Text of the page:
Fixed-exchange rates can definitely help with assuring investors and consumers of low inflation. If you say, you will trade 1 of your currency for x of someone else's currency and vice versa, then if you caused a lot of inflation, and 1 of your currency suddenly can't buy a whole lot, then people won't want to trade with you or your country anymore.
If you are wondering why central banks might not be automatically trusted to keep inflation down, consider the following.
Imagine a central bank making monetary policy. According to models along the lines of Lucas perceptions, creating inflation can stimulate an economy, but only in the short run when no one knows that the central bank is creating more inflation than expected. The idea is that firms will attribute the rise in prices from the inflation to higher demand rather than inflation, and will thus higher more people, lowering unemployment.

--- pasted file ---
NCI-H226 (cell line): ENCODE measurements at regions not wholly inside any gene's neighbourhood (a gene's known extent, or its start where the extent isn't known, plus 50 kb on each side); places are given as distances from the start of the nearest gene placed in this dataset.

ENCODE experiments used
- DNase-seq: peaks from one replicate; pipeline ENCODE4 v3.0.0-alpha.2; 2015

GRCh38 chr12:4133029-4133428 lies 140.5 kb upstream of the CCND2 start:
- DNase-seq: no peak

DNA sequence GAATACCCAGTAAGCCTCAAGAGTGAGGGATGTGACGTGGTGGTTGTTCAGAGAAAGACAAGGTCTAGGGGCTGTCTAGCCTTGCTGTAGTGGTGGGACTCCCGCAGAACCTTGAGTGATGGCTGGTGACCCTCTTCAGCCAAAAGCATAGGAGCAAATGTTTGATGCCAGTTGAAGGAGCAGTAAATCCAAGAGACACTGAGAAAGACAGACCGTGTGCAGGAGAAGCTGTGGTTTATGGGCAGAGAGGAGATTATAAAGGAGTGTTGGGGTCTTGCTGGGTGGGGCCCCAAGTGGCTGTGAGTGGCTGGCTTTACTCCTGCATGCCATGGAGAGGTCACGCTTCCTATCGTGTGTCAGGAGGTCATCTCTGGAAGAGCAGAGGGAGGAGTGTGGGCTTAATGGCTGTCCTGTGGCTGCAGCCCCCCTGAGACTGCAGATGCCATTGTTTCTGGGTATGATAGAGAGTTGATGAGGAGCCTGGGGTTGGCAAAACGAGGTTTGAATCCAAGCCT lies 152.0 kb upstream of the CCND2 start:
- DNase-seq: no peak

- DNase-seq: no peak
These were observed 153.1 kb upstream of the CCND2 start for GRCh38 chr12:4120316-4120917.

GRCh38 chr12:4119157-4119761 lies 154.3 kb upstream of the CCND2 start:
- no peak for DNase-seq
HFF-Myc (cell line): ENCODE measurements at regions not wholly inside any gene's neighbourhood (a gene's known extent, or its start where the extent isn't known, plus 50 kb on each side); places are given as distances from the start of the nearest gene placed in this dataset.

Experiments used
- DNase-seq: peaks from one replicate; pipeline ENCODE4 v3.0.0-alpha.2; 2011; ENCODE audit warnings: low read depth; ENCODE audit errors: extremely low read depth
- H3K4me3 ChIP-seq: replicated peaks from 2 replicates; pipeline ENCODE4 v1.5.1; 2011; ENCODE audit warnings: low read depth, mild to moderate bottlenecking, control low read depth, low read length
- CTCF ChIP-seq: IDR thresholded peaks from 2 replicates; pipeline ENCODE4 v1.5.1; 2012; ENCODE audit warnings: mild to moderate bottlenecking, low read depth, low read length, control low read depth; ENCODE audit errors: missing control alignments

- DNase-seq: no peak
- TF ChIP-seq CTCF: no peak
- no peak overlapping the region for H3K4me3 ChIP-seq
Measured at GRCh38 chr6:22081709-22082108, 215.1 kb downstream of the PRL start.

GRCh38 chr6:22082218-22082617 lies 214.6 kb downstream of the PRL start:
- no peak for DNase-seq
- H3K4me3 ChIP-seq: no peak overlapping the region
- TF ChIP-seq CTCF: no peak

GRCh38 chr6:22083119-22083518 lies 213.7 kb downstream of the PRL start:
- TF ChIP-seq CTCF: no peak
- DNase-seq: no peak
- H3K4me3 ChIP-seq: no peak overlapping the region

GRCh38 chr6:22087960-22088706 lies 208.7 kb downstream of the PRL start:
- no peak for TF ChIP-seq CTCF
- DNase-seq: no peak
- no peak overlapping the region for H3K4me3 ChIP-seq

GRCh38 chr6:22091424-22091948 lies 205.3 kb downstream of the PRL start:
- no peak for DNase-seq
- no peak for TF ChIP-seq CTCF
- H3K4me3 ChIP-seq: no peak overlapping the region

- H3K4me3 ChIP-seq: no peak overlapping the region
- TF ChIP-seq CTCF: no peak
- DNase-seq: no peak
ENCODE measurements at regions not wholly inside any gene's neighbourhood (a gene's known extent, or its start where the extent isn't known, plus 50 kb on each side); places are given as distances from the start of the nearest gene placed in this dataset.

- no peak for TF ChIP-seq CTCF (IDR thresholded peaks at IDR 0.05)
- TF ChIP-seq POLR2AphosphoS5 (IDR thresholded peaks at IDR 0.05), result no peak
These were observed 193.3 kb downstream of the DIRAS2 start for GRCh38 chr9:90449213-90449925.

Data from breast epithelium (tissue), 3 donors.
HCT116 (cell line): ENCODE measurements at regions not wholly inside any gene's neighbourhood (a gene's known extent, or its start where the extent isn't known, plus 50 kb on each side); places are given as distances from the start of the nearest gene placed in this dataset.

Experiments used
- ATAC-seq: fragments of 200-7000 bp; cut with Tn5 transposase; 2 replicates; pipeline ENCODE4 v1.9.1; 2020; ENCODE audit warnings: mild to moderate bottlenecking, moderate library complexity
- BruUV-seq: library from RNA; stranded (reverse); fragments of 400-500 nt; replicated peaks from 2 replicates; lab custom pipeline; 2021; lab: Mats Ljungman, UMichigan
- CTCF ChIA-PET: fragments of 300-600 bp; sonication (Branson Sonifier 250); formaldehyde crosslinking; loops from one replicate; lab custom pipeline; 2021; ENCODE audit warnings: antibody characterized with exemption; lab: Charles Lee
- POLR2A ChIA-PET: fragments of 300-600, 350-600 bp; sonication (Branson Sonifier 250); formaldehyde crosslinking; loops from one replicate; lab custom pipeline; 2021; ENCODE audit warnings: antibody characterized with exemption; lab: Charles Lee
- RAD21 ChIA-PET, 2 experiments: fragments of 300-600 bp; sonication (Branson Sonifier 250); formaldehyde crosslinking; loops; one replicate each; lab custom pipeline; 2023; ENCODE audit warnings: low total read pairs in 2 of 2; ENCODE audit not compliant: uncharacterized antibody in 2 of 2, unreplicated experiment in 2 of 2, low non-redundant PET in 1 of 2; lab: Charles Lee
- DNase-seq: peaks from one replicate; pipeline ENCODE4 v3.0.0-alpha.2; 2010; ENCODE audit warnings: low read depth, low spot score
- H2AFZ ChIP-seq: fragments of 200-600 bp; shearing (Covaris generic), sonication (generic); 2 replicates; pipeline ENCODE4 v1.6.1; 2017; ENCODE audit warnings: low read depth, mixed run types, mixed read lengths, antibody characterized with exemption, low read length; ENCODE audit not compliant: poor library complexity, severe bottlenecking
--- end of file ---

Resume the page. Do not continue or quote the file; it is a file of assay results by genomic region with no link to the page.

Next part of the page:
If the Fed kept trying to secretly keep inflation above expectations to keep unemployment down, you'd expect businesses to catch on, and the Fed in turn would have to keep raising their inflation target and...well, that's a disaster of infinitely rising inflation. In the 1970s in America, we had huge amounts of inflation (well, for us huge), until Paul Volcker decided to revamp central banking policy to more credibly target inflation.
Today in the good ol' USA of course, when the central bank tells everyone they are loosening the money supply to try to stimulate the economy, it has some effect on inflation. Why? Because the Federal Reserve can be expected to later tighten policy back down later when the economy is doing better, instead of falling into the above time-inconsistency problem.